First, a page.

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In perhaps the pettiest reason to start a war since the Americans got a bit shirty over our borrowing of their sailors in 1812, the Crimean War (1853-1856) began as a disagreement over whether Catholic or Orthodox Christians should control the churches in the Holy Land. (Of course, it was really about whether Britain or Russia was allowed to have the bigger Empire, but we don't talk about that in polite society.)
Casus belli was when Napoleon III sent a warship into the Black Sea to politely suggest that the Ottoman Sultan Abdülmecid I (crazy name, crazy guy) acknowledge French Catholicism as the authority over Christian sites in the Holy Land. This rather annoyed Tsar Nicholas I, since up till this point the Eastern Orthodox Church had controlled those sites, and he responded by sending two corps to the banks of the Danube. Diplomatic relations soured from there, and since the British and French were leery of Russian expansionism and had troops in the area anyways, they decided they might as well pitch in on the Ottoman side.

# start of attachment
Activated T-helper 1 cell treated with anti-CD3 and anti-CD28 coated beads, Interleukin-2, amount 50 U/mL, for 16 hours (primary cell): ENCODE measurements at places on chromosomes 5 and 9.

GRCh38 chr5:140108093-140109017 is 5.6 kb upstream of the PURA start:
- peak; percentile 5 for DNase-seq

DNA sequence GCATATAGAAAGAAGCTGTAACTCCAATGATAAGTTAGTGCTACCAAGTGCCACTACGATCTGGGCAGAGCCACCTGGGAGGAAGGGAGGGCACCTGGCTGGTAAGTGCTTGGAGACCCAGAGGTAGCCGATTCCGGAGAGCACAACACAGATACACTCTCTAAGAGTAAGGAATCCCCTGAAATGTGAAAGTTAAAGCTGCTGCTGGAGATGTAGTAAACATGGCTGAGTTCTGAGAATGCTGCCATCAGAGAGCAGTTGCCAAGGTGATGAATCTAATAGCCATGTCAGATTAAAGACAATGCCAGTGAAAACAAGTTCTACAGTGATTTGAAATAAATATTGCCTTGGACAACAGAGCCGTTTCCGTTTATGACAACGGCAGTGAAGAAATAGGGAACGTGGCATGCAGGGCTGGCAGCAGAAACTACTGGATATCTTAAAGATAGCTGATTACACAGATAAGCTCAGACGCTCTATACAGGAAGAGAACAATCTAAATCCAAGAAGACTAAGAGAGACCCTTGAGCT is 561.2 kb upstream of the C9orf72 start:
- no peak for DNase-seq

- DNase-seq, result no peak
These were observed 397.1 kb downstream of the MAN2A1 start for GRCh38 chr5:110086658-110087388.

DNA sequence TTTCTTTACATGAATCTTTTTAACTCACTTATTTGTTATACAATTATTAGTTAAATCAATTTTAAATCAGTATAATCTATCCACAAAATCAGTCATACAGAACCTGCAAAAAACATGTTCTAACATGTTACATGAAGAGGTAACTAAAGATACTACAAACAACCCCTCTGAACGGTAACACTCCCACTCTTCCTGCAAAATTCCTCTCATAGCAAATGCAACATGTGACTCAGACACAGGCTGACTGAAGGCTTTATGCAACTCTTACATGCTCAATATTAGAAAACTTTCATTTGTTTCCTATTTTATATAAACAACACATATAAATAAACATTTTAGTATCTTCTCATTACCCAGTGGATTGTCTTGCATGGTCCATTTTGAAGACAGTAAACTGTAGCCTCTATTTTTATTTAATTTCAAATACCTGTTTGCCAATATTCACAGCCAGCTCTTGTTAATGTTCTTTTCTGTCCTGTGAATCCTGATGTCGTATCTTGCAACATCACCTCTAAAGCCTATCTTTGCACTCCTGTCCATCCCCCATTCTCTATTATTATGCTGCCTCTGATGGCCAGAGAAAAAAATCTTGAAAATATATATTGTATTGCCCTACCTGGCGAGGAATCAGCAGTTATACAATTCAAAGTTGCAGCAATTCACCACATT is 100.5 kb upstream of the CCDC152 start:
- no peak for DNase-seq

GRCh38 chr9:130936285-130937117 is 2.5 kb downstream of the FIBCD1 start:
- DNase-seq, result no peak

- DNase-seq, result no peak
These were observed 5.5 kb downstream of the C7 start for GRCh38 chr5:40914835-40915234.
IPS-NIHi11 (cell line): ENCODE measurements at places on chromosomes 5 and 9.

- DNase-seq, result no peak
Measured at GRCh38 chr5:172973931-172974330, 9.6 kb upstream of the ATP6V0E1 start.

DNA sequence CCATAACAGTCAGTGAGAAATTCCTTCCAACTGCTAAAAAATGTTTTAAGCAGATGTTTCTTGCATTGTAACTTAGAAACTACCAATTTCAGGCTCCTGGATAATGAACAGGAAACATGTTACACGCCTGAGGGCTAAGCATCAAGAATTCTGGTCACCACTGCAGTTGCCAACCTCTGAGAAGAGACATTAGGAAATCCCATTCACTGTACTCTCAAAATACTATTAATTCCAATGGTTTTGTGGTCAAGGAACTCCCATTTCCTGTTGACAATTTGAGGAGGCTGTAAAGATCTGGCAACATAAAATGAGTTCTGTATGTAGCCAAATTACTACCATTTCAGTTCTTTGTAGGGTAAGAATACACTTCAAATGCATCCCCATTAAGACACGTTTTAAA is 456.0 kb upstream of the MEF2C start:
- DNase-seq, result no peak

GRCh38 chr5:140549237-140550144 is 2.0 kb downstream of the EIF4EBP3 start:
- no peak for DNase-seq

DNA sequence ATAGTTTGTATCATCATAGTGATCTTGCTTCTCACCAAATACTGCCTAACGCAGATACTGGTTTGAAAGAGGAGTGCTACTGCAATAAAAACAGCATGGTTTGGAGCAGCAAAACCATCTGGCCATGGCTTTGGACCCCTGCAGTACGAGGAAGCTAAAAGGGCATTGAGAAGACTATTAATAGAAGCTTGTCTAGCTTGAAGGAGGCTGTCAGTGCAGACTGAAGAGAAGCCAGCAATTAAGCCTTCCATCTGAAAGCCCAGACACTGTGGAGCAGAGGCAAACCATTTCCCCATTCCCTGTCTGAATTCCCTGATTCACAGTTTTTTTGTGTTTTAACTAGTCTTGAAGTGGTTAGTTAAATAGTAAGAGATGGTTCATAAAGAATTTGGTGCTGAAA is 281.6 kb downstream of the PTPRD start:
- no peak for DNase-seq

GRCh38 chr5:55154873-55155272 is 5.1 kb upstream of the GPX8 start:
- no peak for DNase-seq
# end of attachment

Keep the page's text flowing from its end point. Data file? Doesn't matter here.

As you'd expect from the name, most of the conflict was fought in the Crimea, with the Russian Empire on one side and an alliance of Britain, France, the Ottoman Empire, and Sardinia on the other. It was also one of the first truly "modern" wars, if large masses of men shooting each other over which toff got to call themselves Emperor of Wherever can be called "modern." Technology like the exploding artillery shell, the railroad, and the telegraph shaped the conflict, and the advent of photographic technology meant it was one of the first wars to be documented in the press. This was particularly delightful in that the great legacy of the Crimean war was the rank incompetence and general mismanagement on the part of the leadership of all sides. Something to really be proud of there. If you're going to be inept, be REALLY inept. For the citizens on the home front puffed up with patriotic fervour, this was a bit like going to see your favourite band in concert only to realise that they only sounded good thanks to auto-tune and ruthless editing.
The war ended in 1856 when the allies took the key Russian city of Sevastopol. Recognising the inevitability of defeat, Nicholas I sued for peace, and as part of the terms the Black Sea was declared neutral, Moldavia and Wallachia were made independent, and everyone more or less tried to forget the entire embarrassing debacle. It did lead to extensive calls for military reform and to nationalist movements across Eastern Europe, which doesn't quite seem worth the lives of half a million people, but what do I know?